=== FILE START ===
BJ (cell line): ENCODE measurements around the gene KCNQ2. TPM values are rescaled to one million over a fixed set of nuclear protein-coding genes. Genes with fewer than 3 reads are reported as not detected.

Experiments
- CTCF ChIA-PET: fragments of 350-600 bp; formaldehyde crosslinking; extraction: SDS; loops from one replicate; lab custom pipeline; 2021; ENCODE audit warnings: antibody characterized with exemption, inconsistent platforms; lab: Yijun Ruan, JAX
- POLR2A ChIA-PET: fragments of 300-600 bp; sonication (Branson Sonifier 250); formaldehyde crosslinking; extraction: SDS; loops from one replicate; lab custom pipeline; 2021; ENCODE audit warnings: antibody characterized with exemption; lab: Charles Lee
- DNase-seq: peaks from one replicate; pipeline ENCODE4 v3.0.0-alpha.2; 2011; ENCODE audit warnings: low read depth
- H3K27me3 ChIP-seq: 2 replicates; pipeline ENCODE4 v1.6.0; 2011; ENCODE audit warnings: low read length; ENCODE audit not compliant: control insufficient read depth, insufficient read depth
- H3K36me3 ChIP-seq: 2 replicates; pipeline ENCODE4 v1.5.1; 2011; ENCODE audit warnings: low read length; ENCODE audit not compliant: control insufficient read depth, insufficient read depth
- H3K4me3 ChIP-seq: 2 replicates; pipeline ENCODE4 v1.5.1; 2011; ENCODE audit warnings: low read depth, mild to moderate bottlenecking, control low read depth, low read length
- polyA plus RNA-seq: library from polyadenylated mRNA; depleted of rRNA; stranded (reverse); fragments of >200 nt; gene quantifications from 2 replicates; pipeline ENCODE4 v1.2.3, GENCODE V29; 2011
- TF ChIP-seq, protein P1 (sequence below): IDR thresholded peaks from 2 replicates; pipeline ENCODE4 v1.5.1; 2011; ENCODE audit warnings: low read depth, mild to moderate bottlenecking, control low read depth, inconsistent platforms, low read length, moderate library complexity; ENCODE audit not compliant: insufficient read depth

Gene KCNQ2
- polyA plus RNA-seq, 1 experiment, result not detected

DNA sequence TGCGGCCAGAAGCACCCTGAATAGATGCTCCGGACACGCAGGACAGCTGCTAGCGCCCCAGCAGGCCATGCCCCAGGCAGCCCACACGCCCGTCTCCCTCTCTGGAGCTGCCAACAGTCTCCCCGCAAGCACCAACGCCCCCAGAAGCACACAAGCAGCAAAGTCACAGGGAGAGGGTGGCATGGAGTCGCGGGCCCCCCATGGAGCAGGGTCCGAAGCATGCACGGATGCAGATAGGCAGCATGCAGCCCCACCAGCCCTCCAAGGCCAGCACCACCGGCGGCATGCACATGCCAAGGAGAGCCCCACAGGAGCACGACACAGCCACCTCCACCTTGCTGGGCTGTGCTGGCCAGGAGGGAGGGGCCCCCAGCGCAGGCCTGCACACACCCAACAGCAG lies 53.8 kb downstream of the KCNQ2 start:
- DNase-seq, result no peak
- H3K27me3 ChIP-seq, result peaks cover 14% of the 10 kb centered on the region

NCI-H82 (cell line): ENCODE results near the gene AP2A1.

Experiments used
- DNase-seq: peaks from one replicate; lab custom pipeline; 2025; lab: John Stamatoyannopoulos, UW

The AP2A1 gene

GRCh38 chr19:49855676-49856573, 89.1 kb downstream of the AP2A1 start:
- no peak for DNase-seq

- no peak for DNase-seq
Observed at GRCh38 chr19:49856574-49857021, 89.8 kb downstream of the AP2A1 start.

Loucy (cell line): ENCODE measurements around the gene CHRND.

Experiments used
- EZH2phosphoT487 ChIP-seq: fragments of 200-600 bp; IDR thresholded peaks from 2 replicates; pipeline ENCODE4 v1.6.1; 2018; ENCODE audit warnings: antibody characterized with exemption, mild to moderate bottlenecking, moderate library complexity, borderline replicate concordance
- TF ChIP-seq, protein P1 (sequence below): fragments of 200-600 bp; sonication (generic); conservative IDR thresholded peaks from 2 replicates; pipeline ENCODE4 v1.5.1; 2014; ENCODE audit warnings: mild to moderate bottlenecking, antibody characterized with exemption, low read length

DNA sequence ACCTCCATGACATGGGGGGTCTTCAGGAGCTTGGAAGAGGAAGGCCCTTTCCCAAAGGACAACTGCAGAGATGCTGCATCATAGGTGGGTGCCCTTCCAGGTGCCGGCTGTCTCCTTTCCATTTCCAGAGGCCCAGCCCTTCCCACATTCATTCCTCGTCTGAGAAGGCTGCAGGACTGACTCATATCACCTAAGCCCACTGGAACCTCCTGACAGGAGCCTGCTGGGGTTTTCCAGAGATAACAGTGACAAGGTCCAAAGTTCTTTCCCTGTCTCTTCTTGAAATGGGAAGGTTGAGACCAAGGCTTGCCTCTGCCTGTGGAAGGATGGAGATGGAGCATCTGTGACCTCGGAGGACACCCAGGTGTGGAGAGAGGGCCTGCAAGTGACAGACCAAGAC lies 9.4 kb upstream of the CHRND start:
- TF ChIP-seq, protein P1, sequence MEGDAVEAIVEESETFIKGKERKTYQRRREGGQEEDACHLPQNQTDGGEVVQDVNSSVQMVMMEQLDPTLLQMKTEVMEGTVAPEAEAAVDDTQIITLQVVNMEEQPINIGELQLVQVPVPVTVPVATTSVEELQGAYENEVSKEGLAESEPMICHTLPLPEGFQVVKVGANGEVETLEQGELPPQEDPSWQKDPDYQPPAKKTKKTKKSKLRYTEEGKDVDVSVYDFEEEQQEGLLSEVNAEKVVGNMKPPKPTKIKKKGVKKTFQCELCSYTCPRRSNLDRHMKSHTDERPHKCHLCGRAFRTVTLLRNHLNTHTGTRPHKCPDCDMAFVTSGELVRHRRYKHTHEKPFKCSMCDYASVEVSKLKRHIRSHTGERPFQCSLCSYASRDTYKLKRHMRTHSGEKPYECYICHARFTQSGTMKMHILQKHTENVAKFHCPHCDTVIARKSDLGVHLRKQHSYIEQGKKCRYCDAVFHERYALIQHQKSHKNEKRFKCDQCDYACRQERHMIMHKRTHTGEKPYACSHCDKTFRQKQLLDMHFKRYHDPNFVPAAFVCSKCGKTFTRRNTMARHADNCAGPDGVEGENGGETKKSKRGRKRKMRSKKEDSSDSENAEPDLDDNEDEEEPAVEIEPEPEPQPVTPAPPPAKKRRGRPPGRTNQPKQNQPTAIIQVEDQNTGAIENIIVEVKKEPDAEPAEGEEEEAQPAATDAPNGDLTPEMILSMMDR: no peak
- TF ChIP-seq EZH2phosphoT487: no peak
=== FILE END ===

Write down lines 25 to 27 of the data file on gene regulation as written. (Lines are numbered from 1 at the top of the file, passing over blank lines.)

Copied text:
Experiments used
- EZH2phosphoT487 ChIP-seq: fragments of 200-600 bp; IDR thresholded peaks from 2 replicates; pipeline ENCODE4 v1.6.1; 2018; ENCODE audit warnings: antibody characterized with exemption, mild to moderate bottlenecking, moderate library complexity, borderline replicate concordance
- TF ChIP-seq, protein P1 (sequence below): fragments of 200-600 bp; sonication (generic); conservative IDR thresholded peaks from 2 replicates; pipeline ENCODE4 v1.5.1; 2014; ENCODE audit warnings: mild to moderate bottlenecking, antibody characterized with exemption, low read length